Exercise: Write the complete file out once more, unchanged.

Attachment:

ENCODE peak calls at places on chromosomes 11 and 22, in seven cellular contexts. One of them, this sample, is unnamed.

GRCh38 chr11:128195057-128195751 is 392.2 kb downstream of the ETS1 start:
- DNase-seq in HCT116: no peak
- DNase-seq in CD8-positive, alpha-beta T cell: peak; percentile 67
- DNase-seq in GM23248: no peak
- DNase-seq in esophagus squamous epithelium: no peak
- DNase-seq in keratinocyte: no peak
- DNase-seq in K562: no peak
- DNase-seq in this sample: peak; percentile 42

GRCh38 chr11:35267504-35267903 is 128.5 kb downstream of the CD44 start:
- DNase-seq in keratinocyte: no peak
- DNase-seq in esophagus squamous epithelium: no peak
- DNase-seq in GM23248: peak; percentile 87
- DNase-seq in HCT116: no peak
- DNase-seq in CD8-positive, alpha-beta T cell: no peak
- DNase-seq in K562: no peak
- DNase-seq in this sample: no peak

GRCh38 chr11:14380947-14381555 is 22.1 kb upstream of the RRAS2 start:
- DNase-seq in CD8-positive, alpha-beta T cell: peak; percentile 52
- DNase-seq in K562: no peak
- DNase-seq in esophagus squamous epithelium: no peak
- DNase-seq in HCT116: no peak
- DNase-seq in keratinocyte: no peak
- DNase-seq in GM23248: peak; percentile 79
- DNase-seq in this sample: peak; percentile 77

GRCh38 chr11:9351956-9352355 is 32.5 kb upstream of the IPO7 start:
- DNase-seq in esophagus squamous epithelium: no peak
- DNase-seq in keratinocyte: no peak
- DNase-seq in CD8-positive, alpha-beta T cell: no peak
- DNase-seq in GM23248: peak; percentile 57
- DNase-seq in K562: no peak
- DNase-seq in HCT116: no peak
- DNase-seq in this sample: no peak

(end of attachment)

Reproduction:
ENCODE peak calls at places on chromosomes 11 and 22, in seven cellular contexts. One of them, this sample, is unnamed.

GRCh38 chr11:128195057-128195751 is 392.2 kb downstream of the ETS1 start:
- DNase-seq in HCT116: no peak
- DNase-seq in CD8-positive, alpha-beta T cell: peak; percentile 67
- DNase-seq in GM23248: no peak
- DNase-seq in esophagus squamous epithelium: no peak
- DNase-seq in keratinocyte: no peak
- DNase-seq in K562: no peak
- DNase-seq in this sample: peak; percentile 42

GRCh38 chr11:35267504-35267903 is 128.5 kb downstream of the CD44 start:
- DNase-seq in keratinocyte: no peak
- DNase-seq in esophagus squamous epithelium: no peak
- DNase-seq in GM23248: peak; percentile 87
- DNase-seq in HCT116: no peak
- DNase-seq in CD8-positive, alpha-beta T cell: no peak
- DNase-seq in K562: no peak
- DNase-seq in this sample: no peak

GRCh38 chr11:14380947-14381555 is 22.1 kb upstream of the RRAS2 start:
- DNase-seq in CD8-positive, alpha-beta T cell: peak; percentile 52
- DNase-seq in K562: no peak
- DNase-seq in esophagus squamous epithelium: no peak
- DNase-seq in HCT116: no peak
- DNase-seq in keratinocyte: no peak
- DNase-seq in GM23248: peak; percentile 79
- DNase-seq in this sample: peak; percentile 77

GRCh38 chr11:9351956-9352355 is 32.5 kb upstream of the IPO7 start:
- DNase-seq in esophagus squamous epithelium: no peak
- DNase-seq in keratinocyte: no peak
- DNase-seq in CD8-positive, alpha-beta T cell: no peak
- DNase-seq in GM23248: peak; percentile 57
- DNase-seq in K562: no peak
- DNase-seq in HCT116: no peak
- DNase-seq in this sample: no peak